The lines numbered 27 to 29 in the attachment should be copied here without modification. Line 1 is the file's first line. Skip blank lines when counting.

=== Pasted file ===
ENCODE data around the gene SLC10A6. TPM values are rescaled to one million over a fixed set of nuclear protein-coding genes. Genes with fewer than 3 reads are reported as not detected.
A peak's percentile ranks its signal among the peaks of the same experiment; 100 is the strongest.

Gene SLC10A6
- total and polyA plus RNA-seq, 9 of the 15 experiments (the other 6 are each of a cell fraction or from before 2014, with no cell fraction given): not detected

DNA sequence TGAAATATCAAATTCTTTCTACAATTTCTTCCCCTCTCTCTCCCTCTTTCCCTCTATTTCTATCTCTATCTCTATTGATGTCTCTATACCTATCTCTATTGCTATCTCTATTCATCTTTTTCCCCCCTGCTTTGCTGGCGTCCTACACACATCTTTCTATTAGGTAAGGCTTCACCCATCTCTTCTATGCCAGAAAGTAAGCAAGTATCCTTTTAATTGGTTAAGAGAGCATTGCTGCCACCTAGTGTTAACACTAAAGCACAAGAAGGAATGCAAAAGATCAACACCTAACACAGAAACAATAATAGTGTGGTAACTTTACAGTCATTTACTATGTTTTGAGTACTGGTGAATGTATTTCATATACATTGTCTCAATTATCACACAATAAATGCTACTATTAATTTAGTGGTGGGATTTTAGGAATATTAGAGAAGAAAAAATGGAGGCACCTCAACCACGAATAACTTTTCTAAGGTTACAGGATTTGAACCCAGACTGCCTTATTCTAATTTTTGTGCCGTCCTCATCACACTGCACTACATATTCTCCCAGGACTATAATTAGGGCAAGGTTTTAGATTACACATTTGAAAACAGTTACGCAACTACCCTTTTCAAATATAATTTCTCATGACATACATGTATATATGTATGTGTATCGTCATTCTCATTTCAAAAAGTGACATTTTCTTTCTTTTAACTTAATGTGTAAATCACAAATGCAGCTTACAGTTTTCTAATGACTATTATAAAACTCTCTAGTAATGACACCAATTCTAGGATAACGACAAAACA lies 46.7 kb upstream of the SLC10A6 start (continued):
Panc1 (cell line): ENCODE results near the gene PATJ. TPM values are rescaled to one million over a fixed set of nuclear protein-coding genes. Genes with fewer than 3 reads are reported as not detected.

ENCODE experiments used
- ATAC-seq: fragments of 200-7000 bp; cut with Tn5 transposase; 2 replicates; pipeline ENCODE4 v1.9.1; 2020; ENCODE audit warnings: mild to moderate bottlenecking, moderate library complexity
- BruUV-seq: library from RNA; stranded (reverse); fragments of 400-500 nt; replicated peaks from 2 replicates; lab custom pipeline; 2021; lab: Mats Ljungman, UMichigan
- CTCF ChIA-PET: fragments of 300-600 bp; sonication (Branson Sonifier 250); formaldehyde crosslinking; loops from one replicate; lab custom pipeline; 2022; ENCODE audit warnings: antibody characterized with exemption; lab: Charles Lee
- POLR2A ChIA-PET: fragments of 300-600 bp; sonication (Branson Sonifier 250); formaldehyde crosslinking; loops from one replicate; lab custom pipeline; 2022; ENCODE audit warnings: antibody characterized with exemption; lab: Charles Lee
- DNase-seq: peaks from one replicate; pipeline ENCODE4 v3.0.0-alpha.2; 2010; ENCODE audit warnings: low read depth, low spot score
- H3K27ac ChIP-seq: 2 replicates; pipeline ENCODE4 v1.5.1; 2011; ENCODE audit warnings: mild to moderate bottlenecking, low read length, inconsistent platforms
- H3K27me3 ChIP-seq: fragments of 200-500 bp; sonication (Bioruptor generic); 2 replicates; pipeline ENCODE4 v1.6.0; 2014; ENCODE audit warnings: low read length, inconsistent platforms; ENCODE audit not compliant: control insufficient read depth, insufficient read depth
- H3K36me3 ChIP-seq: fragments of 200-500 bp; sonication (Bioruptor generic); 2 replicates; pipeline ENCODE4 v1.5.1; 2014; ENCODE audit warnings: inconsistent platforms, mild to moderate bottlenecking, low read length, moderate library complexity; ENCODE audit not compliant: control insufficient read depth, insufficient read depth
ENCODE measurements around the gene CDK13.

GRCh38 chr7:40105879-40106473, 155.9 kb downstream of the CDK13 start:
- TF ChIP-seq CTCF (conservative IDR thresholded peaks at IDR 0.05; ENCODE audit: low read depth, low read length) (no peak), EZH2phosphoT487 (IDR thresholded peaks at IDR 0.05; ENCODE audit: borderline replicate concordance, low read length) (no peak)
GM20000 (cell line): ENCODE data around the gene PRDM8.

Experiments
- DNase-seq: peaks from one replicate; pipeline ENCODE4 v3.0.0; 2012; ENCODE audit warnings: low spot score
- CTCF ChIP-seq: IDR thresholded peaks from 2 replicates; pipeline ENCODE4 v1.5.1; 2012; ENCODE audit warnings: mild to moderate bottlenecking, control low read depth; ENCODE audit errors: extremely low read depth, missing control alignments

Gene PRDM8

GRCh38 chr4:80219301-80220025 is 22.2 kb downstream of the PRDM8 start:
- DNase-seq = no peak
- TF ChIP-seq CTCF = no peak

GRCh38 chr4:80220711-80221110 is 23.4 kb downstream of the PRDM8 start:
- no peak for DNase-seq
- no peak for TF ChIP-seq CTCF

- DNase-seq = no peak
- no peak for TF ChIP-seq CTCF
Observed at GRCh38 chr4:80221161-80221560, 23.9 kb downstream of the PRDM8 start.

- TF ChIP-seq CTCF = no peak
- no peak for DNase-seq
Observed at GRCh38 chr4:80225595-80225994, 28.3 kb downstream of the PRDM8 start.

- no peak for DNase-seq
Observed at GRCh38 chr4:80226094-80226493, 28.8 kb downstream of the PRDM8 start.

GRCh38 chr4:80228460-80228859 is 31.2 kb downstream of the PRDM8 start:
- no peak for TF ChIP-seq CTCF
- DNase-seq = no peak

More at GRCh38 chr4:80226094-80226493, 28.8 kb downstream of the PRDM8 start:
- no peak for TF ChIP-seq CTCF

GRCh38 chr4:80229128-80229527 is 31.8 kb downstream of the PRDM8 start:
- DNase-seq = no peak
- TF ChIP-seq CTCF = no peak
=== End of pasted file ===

GRCh38 chr4:80220711-80221110 is 23.4 kb downstream of the PRDM8 start:
- no peak for DNase-seq
- no peak for TF ChIP-seq CTCF